You’d better really like Tan if you’re going to read hundreds of pages about her writer’s block, Lyme disease, and book tour. Fortunately, as fans of her novels know, Tan is a compelling storyteller who can make a trip to the CliffsNotes aisle interesting. The best parts of this often self-indulgent collection of essays, diary entries, and speeches concern her eccentric mother, who inspired 1991’s ”The Kitchen God’s Wife.” (Could a writer ask for anything richer than a mother who said, ”Don’t ever let boy kiss you. You do, you can’t stop. Then you have baby. You put baby in garbage can. Police find you, put you in jail, then you life over, better just kill yourself”?) But when Tan searches her own name on the Internet or shares bland observations about a trip to China, you wish fate had led her to write another novel.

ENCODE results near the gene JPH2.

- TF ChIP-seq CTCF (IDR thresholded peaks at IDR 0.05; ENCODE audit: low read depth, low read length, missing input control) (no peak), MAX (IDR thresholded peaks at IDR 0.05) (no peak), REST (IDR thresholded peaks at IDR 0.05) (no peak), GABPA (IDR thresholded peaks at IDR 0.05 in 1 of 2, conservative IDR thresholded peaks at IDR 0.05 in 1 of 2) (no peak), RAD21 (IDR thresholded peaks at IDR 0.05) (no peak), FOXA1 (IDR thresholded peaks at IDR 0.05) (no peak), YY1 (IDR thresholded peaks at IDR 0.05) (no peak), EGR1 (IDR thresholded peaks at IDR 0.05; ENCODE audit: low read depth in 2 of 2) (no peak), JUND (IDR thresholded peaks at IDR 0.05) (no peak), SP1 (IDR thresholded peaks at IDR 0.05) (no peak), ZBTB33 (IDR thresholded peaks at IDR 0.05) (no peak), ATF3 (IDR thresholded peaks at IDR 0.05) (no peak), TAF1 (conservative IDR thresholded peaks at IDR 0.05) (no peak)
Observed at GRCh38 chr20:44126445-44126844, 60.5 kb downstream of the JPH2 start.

The Opposite of Fate You'd better really like Tan if you're going to read hundreds of pages about her writer's block, Lyme disease, and book tour. Fortunately, as fans of...The Opposite of FateEssaysAmy Tan You'd better really like Tan if you're going to read hundreds of pages about her writer's block, Lyme disease, and book tour. Fortunately, as fans of...2003-11-07
Genre: Essays; Author: Amy Tan
Posted January 17 2015 — 4:48 AM EST
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